Once again, I"m stuck in a book where the author thinks I care how much research she did. It's a mystery, but we keep stopping to reflect on the history of certain famous buildings, the eccentricities of certain famous people, and the operating processes of certain organizations. Any one of those things might be interesting except for two things. First, they have nothing to do with the story, and second, they're so obviously pasted on that it's like being hit in the face with a wet newspaper.
What's the difference between an author who can and an author who can't? In Nevada Barr's Anna Pigeon stories, I've learned all sorts of interesting facts about the park service and specific national parks, and never once have I felt that I was being lectured to. Bev Myers expertly re-creates the world of Venetian opera by alluding to costumes, objects, and behaviors that give the flavor of the time. Yet this author (and I'm on my second try with her) can't stop teaching the reader, even when she throws facts into conversation in what she obviously thinks is a casual manner: "Well, Hermoine, you're probably aware that the ** Society was made up of twelve members who came from many walks of life and attempted to represent the ideal...blah, blah, blah."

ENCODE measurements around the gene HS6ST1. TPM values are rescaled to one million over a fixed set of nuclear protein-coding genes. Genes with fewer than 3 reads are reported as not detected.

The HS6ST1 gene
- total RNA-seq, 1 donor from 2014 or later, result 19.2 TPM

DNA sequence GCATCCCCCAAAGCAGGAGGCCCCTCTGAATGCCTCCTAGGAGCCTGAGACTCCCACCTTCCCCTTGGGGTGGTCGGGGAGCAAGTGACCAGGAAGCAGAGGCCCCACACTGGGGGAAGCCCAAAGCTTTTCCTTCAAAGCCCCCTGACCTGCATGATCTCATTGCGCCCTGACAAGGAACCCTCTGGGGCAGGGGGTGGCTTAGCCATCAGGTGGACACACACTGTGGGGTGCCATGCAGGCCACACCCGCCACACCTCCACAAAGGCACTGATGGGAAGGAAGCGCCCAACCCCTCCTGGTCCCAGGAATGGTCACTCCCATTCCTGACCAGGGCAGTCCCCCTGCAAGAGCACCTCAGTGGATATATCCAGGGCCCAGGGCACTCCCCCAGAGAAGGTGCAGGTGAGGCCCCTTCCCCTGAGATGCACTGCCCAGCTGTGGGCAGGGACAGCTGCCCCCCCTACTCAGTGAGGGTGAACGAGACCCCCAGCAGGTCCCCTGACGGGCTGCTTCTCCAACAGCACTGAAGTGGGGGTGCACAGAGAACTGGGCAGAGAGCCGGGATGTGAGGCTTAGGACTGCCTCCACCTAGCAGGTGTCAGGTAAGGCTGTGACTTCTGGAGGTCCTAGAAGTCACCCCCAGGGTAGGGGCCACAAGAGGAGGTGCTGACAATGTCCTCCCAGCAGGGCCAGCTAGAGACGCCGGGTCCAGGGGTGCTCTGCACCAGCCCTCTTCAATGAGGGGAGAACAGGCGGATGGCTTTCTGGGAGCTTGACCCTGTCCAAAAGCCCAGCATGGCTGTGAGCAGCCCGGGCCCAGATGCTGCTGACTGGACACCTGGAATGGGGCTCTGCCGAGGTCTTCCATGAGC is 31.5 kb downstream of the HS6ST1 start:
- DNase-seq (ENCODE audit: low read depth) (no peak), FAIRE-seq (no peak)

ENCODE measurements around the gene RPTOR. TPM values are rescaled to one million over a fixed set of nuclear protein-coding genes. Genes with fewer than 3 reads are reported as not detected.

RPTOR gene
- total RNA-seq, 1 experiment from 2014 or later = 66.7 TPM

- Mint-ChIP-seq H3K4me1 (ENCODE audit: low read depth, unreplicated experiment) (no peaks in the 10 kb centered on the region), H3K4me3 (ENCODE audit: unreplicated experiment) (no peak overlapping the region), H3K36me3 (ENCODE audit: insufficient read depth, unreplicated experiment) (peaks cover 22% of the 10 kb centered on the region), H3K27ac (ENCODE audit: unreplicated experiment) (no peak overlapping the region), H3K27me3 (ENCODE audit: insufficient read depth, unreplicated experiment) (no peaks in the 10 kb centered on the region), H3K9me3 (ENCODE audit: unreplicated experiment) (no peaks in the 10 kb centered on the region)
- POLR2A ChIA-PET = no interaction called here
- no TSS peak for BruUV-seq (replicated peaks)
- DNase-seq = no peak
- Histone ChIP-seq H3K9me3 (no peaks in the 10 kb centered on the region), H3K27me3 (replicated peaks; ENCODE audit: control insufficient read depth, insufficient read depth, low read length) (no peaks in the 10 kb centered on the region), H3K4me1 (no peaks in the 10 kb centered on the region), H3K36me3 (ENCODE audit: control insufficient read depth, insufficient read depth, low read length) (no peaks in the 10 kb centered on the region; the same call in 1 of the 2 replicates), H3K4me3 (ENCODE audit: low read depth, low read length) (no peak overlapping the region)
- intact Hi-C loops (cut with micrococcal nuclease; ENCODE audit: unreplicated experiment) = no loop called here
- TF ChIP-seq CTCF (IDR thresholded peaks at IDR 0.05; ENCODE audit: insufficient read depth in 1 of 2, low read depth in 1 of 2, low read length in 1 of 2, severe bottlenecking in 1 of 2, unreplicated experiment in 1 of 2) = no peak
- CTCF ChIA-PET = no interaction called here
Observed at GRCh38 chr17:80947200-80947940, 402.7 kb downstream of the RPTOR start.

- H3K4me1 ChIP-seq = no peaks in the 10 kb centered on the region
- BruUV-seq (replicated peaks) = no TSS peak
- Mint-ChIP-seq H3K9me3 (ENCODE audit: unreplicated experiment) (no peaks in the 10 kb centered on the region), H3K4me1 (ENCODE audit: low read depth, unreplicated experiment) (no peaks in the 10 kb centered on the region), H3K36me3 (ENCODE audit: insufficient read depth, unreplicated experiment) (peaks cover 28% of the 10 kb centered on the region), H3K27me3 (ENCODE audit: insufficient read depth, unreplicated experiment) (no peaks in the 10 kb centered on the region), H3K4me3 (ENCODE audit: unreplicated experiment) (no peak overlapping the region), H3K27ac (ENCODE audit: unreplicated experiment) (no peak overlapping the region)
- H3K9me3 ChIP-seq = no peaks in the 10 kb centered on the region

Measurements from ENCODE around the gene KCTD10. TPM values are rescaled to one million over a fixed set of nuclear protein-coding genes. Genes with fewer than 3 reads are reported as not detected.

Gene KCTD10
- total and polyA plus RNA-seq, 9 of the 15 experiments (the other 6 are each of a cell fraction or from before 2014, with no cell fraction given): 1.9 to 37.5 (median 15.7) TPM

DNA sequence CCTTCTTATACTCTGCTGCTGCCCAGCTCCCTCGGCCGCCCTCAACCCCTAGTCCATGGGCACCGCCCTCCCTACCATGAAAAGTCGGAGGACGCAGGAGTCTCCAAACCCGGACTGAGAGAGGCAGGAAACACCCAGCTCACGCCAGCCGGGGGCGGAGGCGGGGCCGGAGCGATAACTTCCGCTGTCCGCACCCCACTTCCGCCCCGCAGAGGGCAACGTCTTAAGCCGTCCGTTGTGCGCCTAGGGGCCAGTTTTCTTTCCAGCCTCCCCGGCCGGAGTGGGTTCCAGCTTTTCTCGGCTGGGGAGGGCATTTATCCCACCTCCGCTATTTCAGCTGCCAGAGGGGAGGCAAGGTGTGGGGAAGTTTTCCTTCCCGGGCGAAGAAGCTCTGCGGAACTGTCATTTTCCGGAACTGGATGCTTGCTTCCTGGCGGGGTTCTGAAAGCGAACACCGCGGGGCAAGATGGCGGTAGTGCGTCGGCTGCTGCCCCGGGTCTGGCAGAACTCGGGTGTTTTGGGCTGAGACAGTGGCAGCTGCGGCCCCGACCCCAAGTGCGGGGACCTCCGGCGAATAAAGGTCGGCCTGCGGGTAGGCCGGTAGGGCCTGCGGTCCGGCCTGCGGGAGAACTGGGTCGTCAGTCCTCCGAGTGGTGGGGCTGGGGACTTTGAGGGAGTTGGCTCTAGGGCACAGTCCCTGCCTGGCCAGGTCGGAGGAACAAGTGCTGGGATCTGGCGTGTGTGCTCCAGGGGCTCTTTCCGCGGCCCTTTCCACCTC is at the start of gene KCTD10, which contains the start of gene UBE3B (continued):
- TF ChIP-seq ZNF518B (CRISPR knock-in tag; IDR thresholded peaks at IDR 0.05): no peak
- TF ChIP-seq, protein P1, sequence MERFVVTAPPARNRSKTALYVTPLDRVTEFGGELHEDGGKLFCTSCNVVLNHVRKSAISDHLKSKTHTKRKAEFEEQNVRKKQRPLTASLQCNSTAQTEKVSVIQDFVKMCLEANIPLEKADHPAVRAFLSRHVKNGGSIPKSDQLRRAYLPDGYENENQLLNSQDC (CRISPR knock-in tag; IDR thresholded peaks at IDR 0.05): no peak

I love learning things in books, and I expect that authors will do their research and write from an informed viewpoint. What I don't need is all your research pumped into the seams of the plot to elongate the book and make you look really smart. Because it doesn't.